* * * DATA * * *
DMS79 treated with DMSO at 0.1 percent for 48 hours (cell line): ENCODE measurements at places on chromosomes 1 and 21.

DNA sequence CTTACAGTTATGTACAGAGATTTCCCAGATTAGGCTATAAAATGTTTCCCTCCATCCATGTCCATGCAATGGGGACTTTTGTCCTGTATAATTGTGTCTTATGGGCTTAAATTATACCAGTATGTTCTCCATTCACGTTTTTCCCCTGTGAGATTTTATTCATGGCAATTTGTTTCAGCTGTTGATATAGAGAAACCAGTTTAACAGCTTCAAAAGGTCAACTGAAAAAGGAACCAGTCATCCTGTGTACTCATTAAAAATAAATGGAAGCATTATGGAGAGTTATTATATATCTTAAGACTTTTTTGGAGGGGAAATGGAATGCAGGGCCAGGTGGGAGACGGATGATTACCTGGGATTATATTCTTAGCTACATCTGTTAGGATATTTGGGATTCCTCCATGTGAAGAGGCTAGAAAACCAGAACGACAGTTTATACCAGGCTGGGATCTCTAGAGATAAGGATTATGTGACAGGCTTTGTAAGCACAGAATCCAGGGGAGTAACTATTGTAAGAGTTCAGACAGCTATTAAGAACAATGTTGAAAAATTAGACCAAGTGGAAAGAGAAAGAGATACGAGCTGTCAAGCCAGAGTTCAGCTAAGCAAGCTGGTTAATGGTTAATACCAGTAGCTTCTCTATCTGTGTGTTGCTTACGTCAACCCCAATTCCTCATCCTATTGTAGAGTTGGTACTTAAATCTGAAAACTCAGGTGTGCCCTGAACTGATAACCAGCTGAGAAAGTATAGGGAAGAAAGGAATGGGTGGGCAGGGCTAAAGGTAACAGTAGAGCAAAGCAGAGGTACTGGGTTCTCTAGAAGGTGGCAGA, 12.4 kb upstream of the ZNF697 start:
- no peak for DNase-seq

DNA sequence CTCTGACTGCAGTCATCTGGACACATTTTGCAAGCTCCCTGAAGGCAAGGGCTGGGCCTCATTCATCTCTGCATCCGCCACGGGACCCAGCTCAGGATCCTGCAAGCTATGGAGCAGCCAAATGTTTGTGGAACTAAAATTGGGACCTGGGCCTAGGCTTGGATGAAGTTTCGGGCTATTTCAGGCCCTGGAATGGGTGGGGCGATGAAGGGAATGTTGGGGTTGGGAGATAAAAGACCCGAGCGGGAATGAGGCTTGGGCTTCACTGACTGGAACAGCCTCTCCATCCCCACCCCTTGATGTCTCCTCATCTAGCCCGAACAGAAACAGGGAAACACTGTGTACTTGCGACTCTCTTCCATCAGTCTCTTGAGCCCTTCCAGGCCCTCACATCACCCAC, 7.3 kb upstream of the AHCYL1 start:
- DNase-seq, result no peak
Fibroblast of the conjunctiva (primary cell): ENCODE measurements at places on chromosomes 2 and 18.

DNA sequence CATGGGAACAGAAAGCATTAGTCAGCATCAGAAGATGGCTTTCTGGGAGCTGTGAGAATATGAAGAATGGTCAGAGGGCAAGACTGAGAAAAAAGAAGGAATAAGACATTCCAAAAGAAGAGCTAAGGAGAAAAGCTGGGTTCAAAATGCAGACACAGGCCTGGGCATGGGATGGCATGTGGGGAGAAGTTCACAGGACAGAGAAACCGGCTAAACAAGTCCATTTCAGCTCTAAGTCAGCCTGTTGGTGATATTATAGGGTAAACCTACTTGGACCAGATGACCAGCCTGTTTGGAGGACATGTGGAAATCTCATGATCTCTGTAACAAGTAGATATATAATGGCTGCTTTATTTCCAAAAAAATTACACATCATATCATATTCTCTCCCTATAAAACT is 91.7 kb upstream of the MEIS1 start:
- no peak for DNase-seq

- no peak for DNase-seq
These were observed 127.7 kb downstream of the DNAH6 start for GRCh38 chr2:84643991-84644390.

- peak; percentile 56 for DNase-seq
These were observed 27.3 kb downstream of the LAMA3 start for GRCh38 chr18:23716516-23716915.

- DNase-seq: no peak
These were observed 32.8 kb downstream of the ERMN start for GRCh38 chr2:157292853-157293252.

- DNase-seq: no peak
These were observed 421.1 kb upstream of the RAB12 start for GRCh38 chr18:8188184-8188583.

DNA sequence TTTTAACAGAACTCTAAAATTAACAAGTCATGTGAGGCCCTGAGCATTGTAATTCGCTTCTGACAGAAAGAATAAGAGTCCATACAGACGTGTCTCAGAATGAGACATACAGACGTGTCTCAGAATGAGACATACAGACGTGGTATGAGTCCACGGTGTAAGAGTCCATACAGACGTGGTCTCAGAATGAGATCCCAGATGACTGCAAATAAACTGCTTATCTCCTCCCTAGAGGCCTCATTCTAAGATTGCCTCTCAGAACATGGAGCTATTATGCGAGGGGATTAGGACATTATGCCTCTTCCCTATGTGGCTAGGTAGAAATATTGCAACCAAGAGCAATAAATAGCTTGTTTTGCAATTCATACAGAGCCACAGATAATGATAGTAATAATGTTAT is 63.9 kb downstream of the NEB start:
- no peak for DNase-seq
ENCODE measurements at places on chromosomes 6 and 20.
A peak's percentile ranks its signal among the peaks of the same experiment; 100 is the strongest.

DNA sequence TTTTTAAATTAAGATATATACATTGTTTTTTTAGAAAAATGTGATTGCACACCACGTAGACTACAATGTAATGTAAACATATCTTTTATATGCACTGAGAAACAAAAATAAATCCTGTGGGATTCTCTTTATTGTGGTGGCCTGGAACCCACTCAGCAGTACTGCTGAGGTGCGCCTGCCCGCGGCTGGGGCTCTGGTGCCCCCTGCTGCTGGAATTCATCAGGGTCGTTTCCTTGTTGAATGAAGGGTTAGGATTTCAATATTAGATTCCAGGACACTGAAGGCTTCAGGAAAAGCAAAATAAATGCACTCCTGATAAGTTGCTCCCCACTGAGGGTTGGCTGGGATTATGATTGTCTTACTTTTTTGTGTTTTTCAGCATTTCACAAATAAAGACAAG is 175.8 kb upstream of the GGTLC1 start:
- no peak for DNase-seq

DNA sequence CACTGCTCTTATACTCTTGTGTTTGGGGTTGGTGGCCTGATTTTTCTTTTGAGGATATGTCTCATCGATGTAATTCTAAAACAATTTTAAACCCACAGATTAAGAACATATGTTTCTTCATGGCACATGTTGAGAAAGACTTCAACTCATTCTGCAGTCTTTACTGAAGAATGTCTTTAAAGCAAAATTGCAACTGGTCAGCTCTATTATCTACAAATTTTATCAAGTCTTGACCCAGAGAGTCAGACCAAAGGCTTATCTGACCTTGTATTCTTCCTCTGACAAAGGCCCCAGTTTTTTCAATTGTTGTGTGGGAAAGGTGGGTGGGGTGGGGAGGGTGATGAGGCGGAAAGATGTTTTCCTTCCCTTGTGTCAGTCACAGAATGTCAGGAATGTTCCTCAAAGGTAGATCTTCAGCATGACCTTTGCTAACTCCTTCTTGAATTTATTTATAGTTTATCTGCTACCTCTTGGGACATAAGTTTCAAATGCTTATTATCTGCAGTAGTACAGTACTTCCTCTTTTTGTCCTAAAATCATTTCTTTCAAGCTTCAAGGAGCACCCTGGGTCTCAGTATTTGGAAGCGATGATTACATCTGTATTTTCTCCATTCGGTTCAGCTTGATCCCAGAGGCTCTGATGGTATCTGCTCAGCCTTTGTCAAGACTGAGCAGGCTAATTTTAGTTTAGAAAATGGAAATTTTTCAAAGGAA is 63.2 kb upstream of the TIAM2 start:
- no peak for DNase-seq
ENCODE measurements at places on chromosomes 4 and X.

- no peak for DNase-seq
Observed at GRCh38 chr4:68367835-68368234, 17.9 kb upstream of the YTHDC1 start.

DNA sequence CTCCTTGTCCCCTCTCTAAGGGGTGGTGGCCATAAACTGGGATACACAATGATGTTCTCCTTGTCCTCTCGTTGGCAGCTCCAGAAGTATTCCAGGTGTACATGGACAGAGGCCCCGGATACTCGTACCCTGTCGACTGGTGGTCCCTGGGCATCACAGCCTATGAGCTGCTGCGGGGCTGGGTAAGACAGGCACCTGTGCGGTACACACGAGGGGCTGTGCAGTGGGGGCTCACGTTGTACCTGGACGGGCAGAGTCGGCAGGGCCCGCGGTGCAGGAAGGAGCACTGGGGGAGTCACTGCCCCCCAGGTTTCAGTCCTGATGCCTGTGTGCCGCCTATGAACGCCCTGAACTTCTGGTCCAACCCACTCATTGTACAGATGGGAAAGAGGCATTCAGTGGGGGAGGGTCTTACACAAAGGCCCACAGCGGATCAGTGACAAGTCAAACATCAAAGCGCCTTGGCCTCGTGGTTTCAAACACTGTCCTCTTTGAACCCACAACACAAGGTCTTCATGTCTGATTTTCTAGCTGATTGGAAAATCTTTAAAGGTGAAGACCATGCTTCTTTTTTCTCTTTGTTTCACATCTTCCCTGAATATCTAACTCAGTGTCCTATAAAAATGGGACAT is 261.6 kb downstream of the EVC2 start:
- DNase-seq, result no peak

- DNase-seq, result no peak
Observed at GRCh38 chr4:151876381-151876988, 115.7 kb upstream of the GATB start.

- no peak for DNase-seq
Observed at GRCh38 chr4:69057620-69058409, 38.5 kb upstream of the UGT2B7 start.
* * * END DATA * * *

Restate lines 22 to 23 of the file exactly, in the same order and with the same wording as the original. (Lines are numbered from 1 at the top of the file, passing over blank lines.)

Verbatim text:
- no peak for DNase-seq

DNA sequence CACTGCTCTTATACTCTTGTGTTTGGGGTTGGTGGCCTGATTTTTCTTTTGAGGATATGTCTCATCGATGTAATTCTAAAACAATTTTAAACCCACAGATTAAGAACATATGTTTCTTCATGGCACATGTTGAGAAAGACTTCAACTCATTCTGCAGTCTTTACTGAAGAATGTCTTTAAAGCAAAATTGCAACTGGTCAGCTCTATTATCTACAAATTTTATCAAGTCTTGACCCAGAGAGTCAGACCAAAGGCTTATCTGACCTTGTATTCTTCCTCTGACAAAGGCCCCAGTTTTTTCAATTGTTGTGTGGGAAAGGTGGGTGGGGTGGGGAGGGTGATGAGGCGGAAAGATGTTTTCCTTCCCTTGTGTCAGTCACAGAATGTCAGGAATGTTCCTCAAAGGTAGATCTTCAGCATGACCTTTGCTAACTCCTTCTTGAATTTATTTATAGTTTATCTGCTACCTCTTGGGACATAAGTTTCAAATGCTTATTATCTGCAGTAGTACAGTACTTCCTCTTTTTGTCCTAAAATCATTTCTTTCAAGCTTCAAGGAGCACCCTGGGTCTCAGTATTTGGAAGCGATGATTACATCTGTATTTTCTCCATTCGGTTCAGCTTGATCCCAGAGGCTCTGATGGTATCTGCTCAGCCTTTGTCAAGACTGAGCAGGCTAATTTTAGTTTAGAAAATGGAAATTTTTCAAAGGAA is 63.2 kb upstream of the TIAM2 start: